In a previous post I discussed my reaction to Hurricane Katrina and my desire to assist with the relief effort in some tangible way. After spending a couple of days in New Orleans, I traveled to a Habitat for Humanity worksite on the northern shore of Lake Pontchartrain.
My accommodations for the build were in a sheriff’s barracks on the outskirts of Slidell. I was the first to arrive and was greeted by a deputy who gave me the ten-cent tour: gang showers, lounge, bunk rooms. His advice was to grab a top bunk away from the door.
Since I had no recent experience with dormitory living, I did as he suggested, throwing my pack on a distant, upper cot. I got directions to the nearest supermarket and headed out to buy some cereal bars for breakfast. Lunch would be provided at the worksite, but we’d be on our own for the rest of our meals.
Slidell is a middle class community, much like my hometown. It was jarring to travel through one subdivision after another and see trailers and RVs parked in the driveways next to the basketball hoops and minivans. I pulled over to take a photo of one garage that had the water line marked approximately 7 feet high. The homeowner came over and we talked about the storm, the challenges of trailer life for his family of four, and his uncertain future. His family was fortunate and had the financial resources to rebuild, but there was too much work and not enough contractors, so everyone was waiting. And waiting.
By the time I got back to the barracks, a rowdy church group of 16 had arrived from Vermont. The women began arranging makeup bags and blowdryers in the bathroom while the men hauled coolers and grocery bags from their bus. I gravitated towards the other independents: an administrator from Auburn University, an innkeeper from Washington’s San Juan Islands, a Mary Kay rep from New Mexico and Paul, a retired carpenter from Minnesota. They all had experience with other Habitat builds, many of them in Central and South America.
We carpooled together to the worksite where we were joined by several other groups of volunteers. Paul insisted I stay with him as the coordinators assigned people to tasks. “If you have no skills, they’ll stick you with the painters,” he warned. “You can be my helper.” I had no idea what the job duties of a carpenter’s assistant would be, but the unknown was preferential to scooting along on my knees painting baseboard for five days.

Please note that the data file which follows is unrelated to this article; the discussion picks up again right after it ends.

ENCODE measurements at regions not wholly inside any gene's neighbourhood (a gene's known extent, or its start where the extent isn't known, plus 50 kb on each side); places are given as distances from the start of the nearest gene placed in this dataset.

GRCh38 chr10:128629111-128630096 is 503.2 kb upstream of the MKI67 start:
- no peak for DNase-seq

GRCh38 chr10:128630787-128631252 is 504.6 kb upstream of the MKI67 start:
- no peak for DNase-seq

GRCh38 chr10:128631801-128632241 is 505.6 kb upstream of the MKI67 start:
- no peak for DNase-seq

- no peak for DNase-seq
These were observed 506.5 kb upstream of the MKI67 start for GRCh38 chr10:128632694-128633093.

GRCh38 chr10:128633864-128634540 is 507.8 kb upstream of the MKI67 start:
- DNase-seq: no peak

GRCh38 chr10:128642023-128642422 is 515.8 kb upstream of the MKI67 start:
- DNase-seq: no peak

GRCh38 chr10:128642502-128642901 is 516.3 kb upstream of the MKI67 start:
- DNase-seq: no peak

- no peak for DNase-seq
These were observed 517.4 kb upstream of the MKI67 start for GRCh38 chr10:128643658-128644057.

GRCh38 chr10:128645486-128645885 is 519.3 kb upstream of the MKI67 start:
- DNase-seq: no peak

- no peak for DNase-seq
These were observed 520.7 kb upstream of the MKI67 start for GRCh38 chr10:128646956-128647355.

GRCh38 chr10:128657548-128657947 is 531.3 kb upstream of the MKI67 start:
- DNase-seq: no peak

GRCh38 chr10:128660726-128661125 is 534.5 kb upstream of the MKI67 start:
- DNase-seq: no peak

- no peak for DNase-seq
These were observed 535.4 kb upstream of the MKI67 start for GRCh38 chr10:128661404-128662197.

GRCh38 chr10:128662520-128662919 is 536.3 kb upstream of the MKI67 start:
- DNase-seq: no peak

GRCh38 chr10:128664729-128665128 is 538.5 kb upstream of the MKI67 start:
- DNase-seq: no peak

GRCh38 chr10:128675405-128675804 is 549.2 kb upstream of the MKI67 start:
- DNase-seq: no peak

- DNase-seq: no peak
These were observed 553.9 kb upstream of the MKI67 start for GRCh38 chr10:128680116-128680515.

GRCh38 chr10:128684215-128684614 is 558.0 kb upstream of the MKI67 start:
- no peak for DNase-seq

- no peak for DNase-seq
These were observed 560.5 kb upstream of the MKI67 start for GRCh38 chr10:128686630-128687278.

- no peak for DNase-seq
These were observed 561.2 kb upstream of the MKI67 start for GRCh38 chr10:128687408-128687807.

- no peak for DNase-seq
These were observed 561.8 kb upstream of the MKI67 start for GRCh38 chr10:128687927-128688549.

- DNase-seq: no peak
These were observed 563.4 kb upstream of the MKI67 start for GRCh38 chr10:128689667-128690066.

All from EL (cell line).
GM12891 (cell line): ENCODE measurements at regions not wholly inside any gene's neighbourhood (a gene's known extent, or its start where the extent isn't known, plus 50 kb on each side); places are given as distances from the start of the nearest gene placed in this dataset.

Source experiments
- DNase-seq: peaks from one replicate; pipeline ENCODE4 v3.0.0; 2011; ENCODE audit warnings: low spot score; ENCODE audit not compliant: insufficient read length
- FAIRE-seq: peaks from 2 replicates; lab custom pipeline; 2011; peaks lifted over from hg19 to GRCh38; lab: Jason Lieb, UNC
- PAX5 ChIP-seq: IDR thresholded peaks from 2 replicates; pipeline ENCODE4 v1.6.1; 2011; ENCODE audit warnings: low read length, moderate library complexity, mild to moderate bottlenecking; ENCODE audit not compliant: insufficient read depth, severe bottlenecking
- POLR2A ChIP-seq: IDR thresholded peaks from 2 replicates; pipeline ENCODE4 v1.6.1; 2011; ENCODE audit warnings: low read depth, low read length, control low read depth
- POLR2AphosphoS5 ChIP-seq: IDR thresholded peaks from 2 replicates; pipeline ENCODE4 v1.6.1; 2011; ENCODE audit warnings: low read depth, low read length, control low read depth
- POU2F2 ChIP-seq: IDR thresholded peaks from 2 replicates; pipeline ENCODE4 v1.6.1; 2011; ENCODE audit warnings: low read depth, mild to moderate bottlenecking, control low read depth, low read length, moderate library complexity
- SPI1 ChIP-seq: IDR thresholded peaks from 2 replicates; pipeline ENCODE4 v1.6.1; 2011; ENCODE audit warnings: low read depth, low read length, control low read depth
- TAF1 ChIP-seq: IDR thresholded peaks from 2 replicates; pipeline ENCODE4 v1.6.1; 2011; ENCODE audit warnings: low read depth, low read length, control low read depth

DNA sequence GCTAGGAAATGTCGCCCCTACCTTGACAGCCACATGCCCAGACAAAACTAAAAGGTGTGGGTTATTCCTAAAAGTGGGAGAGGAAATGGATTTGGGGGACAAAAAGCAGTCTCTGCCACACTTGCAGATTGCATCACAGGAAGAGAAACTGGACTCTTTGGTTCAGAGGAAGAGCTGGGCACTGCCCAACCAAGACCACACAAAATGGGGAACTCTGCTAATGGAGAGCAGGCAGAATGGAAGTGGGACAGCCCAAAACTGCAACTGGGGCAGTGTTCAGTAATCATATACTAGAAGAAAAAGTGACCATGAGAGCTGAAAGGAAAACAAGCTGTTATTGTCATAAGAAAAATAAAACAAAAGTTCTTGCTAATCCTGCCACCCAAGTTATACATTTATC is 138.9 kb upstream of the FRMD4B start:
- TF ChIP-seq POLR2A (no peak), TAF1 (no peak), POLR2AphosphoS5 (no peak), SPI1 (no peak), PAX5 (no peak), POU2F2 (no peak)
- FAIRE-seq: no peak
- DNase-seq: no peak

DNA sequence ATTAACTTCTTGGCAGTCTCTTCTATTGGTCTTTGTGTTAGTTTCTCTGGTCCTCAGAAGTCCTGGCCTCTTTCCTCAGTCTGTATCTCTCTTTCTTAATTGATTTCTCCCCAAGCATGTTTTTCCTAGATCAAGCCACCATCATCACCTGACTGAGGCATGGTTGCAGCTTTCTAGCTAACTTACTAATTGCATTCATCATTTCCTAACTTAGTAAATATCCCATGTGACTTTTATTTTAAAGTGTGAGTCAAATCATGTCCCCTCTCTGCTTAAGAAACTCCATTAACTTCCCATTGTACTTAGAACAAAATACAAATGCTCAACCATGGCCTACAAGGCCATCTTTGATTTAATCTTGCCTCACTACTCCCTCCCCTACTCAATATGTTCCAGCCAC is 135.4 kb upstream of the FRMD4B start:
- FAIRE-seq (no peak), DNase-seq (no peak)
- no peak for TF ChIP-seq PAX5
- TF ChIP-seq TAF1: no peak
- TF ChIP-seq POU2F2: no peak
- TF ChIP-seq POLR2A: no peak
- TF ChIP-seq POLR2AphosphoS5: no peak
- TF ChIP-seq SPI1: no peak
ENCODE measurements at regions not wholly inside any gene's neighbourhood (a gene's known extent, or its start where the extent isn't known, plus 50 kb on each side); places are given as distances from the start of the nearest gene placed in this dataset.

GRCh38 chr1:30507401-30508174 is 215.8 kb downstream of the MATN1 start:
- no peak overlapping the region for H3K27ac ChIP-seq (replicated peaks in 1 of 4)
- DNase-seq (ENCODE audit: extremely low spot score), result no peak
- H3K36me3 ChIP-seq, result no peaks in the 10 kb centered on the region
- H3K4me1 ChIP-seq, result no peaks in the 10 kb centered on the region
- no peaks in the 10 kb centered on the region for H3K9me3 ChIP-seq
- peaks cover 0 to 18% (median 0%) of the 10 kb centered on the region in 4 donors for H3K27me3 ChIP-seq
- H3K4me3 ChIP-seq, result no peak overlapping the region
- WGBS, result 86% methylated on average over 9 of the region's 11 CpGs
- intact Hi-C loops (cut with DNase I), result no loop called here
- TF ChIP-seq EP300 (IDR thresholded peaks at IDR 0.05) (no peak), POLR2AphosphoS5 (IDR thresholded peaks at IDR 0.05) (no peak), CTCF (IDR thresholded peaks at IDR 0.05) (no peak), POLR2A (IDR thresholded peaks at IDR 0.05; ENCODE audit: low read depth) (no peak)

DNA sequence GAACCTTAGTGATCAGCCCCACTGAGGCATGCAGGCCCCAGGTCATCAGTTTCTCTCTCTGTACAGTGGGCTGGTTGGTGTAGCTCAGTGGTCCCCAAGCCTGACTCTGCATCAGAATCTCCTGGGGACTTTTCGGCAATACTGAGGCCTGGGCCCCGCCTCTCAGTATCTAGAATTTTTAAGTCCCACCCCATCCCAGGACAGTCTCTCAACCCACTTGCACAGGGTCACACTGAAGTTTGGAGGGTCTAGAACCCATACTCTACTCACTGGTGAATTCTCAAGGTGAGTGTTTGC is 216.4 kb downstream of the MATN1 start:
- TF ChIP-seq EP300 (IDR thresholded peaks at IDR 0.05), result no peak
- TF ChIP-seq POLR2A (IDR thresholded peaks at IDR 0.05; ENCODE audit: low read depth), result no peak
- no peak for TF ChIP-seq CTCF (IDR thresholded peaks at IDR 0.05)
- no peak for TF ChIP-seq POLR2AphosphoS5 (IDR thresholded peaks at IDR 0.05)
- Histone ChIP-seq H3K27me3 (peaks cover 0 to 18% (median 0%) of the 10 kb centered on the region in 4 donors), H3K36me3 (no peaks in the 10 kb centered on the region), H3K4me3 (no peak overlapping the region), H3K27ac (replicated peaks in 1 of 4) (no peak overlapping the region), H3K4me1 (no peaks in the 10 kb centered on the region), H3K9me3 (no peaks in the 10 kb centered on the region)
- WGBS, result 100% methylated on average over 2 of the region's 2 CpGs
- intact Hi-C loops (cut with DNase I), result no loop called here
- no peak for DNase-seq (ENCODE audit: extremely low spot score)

It turns out a fairly large amount of my time was spent fetching. There were a limited number of tools available to the volunteers, so each morning I sprinted to the shed and acquired the items we’d need to assist with the framing and window and door installations: the good level, the less rusty pry bar, a hammer with an intact grip, and the Bono-like safety glasses. Paul would then give me a list of the lumber we needed, and happily I’d bring him lengths of two by four, sheets of plywood, shims. He was a very patient teacher, explaining new tasks and by the end of the week I was hanging drywall, installing lock sets and displaying professional proficiency with the sawzall.
Each evening we’d head to the Camellia Cafe and have one or two Abitas and po’ boys. We exchanged stories about our home lives. Paul’s Norwegian and he shared enough information about lutefisk (whitefish soaked in lye) to ensure we’d never try it. Our meals were eaten quickly, finished before our heads hit the plates.
The week flew by. My hands were calloused. I’d lost a few pounds and gained a farmer’s tan. We said our goodbyes to each other and to the homeowners who worked alongside us in compliance with Habitat’s requirements (The organization’s motto is “A Hand Up Not A Hand Out”.). It was very strange, after a week of showering and sleeping with strangers, to find myself alone in the rental car, heading back to the airport. A lifetime had seemingly passed since my stint with the zydeco band on Bourbon Street, when I was desperate to help but afraid I’d fail.
We didn’t complete any homes during my stay so nothing had visibly changed. But I knew that there’d be another group arriving the next day. And next week. Eventually the Gulf Coast would be rebuilt. And whatever small amount of aid I’d provided, I was handed back tenfold by the experience. Had I helped? I’ll never know. But I do know how much Louisiana helped me.